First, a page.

One of the iconic scenes of the romance or the romantic comedy is the ‘meet-cute’, the scene where the romantic leads meet and sparks fly. Whether they fall into banter or disagreement, the point of the meet-cute is to dazzle us with chemistry, make us instantly root for the couple to get together regardless of obstacle. It almost doesn’t matter what genre you’re working in, because the meet-cute is the definitive scene of almost any cinematic love story.
Except for Andrew Haigh’s Weekend. Haigh largely avoids the meet-cute, playing the seduction scene before the one-night-stand-turned-more completely wordlessly and then skipping ahead to the next morning. Even then, though, the dialogue is more fumbling, awkward, even contentious than it is cute or chemistry-laden. The movie establishes not that these two are meant to be, but that they are profoundly different people.
Russell is a quiet, reserved gay man in Nottingham, a lifeguard who never joins in the raucous stories of his coworkers and never brings dates to his family parties. After one such gathering on a Friday night, he heads to a gay bar and picks up Glen, an out-and-proud artist whose brash confidence conflicts with Russell’s more subdued lifestyle. But there’s still a spark between them, so they meet up again the next day and go on a date, talking about art and life and general first date stuff until they find that they have a genuine connection – and that Glen is leaving the country for two years on Sunday afternoon. What follows is a single weekend, perhaps the only one they’ll ever have together, where they try and figure out what their chemistry means.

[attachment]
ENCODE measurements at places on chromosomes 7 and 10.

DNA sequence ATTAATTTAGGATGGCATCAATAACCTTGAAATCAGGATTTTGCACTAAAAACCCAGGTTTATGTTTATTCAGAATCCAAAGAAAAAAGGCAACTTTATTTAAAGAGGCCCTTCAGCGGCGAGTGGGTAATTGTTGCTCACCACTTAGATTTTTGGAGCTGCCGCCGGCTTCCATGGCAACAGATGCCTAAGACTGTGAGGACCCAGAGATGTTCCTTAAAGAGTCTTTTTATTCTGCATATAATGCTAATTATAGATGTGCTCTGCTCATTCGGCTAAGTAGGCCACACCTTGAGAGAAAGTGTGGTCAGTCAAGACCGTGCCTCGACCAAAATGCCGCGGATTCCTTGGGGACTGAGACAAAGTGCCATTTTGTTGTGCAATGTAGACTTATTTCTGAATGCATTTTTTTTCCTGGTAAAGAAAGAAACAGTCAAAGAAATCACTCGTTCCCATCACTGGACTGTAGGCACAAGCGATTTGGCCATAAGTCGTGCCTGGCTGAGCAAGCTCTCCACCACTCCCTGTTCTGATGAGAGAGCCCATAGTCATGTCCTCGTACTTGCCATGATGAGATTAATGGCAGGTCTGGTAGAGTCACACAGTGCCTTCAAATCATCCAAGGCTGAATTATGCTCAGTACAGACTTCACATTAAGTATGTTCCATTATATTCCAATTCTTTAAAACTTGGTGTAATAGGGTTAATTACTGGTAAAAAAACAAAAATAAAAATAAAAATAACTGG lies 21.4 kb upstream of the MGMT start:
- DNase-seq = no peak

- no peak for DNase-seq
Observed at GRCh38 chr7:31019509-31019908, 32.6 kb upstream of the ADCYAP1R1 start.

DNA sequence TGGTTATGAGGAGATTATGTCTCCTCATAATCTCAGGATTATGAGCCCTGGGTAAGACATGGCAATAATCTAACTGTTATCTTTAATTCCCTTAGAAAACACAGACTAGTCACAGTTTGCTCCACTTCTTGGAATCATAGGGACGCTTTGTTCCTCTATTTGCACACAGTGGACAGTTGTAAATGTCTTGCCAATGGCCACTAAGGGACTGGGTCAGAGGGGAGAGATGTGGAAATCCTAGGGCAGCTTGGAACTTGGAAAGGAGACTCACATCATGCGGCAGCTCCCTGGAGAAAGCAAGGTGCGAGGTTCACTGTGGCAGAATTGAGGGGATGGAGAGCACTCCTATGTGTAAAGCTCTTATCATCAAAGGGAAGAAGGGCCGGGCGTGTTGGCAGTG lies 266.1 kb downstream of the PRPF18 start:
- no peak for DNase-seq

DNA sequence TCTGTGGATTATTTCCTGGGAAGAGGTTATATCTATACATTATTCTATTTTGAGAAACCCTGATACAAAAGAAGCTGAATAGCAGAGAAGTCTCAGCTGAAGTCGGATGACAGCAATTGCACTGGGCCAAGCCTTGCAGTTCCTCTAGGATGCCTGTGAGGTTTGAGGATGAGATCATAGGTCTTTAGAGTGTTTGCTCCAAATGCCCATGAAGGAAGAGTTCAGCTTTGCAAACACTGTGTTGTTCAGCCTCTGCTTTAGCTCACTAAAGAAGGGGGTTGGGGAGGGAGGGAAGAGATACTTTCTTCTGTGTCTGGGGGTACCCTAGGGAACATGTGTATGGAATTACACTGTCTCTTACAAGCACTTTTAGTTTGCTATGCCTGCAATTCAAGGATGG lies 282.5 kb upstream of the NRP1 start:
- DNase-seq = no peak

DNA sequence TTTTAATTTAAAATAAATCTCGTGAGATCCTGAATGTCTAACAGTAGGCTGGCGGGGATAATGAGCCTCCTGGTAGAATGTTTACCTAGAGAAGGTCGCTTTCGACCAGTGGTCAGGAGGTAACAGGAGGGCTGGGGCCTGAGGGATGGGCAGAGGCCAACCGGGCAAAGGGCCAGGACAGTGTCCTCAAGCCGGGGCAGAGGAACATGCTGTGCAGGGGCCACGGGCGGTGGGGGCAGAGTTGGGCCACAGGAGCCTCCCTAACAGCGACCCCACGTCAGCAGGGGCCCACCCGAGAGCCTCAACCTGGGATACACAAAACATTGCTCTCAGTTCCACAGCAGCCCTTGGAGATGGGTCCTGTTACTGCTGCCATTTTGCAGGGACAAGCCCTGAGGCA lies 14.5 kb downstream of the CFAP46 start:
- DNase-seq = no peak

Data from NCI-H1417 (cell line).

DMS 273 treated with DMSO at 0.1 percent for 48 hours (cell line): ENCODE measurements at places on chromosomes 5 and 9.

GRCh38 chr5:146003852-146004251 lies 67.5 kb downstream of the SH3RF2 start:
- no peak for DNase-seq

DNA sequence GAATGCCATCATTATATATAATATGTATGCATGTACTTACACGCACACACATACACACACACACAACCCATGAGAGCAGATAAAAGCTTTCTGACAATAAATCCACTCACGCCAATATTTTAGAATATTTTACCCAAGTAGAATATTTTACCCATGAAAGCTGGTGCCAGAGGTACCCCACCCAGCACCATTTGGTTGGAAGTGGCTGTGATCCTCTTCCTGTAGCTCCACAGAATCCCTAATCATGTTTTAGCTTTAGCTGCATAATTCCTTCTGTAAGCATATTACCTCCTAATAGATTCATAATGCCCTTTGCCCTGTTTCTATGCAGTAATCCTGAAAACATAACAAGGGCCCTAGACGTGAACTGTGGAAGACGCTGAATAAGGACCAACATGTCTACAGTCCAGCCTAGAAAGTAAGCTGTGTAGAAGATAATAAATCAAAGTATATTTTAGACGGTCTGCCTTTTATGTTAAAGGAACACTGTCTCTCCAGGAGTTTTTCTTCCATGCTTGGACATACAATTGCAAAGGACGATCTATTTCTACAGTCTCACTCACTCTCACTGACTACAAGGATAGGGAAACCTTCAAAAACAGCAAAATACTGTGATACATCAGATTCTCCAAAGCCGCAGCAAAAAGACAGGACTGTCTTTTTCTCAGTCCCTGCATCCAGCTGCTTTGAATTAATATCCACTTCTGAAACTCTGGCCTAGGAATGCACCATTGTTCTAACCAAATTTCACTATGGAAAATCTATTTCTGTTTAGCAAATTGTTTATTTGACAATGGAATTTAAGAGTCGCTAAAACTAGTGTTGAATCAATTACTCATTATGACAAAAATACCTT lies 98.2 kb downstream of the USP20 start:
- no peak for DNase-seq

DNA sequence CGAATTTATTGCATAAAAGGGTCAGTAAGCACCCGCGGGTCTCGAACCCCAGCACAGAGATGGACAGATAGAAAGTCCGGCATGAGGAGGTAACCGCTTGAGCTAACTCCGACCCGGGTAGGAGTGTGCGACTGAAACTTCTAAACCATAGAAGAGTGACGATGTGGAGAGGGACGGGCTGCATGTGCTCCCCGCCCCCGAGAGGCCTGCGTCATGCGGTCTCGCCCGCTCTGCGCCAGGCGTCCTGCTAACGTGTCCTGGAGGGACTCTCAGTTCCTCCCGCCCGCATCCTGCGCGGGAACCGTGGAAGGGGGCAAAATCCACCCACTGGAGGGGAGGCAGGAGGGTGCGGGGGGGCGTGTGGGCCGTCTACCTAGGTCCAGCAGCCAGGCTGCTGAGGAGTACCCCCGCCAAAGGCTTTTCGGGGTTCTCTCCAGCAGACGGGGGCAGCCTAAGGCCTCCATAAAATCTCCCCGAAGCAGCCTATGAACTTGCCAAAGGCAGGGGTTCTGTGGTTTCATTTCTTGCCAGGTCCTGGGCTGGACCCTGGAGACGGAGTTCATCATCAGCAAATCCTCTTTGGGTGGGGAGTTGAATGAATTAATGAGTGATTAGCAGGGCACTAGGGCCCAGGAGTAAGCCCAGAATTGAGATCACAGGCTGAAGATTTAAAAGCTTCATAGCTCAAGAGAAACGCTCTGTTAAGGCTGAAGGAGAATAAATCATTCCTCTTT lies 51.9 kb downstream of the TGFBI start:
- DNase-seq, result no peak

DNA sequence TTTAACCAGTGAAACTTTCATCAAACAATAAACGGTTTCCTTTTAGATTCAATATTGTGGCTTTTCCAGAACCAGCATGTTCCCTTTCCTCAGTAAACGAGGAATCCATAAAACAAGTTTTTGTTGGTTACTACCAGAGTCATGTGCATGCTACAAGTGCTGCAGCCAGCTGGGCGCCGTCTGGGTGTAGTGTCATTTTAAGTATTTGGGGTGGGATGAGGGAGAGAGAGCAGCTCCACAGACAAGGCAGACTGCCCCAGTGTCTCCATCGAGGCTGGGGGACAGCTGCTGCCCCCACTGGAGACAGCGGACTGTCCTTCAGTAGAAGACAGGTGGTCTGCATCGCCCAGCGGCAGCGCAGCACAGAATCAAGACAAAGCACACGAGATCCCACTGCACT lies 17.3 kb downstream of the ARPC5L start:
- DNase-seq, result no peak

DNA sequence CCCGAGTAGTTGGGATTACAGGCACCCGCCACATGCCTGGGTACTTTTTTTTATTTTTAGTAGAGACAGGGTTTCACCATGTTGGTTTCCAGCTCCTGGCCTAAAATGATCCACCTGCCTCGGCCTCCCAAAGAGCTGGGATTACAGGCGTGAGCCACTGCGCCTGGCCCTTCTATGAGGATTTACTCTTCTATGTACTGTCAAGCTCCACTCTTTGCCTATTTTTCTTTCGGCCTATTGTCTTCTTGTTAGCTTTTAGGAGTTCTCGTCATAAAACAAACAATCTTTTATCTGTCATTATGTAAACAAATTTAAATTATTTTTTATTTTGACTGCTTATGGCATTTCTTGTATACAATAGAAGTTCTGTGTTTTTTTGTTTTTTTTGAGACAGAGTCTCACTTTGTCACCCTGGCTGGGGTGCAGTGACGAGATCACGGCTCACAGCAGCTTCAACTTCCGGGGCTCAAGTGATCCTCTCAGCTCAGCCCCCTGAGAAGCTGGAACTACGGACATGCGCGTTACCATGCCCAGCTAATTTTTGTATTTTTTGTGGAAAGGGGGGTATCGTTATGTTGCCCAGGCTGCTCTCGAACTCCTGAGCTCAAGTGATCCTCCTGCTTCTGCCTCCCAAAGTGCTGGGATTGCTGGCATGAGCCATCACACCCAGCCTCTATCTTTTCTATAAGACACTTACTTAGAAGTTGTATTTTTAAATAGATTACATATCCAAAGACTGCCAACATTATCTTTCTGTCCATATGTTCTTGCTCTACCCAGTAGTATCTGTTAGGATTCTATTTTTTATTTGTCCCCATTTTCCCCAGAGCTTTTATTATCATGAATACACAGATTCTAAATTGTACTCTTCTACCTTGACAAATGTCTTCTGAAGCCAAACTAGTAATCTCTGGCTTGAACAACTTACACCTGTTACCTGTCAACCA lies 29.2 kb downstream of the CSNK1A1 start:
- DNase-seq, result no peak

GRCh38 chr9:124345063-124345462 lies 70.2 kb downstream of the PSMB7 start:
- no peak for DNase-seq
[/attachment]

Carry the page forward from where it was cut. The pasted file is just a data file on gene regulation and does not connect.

Haigh borrows heavily from the ur-text for indie filmmaking, Steven Soderbergh’s groundbreaking Sex, Lies, and Videotape, but Haigh spins the story in a different, sweeter direction. If Soderbergh’s film was about four people deep in dysfunction, unable to sort themselves out and unintentionally hurting one another because of it, Haigh narrows that down to just two characters, and turns that dysfunction into an examination of chemistry and of the way opposites can attract by bringing out the finest qualities in one another. Quiet, dependable Russell helps Glen get over betrayal by an asshole ex; out extrovert Glen helps Russell feel more confident in being publicly sexual.
But make no mistake – this isn’t a ‘coming out’ story, nor is it a ‘tragic gay’ story. Russell and Glen have those stories in their past, but Haigh smartly chooses to make the movie about them and their romance, rather than the more conventionally Hollywood method that would focus more heavily on their persecution, on disapproving families or AIDs or an attack. Instead, Weekend focuses heavily on two people who find a unique bond and try to explore it in the limited time they have.
It’s a smarter choice that makes, I think, for a warmer, more humanistic movie. But Haigh seems to realize that it’s also a choice that essentially dooms the movie to a niche viewership. When talking about his own art project cataloging the sex lives of gay men, Glen says the following: